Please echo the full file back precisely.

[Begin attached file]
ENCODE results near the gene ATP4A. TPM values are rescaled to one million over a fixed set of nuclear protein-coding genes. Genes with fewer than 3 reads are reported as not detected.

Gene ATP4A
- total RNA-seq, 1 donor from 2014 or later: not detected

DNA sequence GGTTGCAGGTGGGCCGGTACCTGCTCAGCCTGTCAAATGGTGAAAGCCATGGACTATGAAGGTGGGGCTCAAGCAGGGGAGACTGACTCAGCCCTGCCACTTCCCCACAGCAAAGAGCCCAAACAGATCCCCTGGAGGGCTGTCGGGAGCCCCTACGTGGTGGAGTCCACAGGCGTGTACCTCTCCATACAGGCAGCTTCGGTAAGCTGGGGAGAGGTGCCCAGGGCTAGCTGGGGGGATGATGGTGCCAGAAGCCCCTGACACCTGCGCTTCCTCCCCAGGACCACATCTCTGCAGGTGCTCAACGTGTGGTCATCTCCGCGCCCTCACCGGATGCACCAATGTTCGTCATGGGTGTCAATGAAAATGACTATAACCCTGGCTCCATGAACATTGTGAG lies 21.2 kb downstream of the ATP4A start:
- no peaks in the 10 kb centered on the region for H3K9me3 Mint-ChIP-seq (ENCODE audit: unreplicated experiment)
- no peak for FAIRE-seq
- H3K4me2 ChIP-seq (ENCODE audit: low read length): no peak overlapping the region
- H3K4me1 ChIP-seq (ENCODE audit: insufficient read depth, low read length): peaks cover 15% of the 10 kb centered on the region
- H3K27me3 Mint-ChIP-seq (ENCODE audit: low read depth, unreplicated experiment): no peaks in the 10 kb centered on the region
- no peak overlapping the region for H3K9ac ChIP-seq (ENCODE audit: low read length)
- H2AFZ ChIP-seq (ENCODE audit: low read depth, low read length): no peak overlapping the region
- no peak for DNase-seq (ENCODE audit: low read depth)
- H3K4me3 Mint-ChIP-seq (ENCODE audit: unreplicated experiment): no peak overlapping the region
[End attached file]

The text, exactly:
ENCODE results near the gene ATP4A. TPM values are rescaled to one million over a fixed set of nuclear protein-coding genes. Genes with fewer than 3 reads are reported as not detected.

Gene ATP4A
- total RNA-seq, 1 donor from 2014 or later: not detected

DNA sequence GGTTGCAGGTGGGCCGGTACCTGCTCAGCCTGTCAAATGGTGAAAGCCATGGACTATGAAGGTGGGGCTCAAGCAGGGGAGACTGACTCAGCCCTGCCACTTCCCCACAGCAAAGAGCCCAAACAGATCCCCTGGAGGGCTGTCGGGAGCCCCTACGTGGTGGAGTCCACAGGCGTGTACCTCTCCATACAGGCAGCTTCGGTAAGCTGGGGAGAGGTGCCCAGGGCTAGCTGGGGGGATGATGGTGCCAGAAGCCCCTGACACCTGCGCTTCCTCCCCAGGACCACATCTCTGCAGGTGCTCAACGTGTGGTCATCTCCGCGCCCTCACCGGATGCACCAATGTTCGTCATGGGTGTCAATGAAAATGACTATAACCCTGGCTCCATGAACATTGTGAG lies 21.2 kb downstream of the ATP4A start:
- no peaks in the 10 kb centered on the region for H3K9me3 Mint-ChIP-seq (ENCODE audit: unreplicated experiment)
- no peak for FAIRE-seq
- H3K4me2 ChIP-seq (ENCODE audit: low read length): no peak overlapping the region
- H3K4me1 ChIP-seq (ENCODE audit: insufficient read depth, low read length): peaks cover 15% of the 10 kb centered on the region
- H3K27me3 Mint-ChIP-seq (ENCODE audit: low read depth, unreplicated experiment): no peaks in the 10 kb centered on the region
- no peak overlapping the region for H3K9ac ChIP-seq (ENCODE audit: low read length)
- H2AFZ ChIP-seq (ENCODE audit: low read depth, low read length): no peak overlapping the region
- no peak for DNase-seq (ENCODE audit: low read depth)
- H3K4me3 Mint-ChIP-seq (ENCODE audit: unreplicated experiment): no peak overlapping the region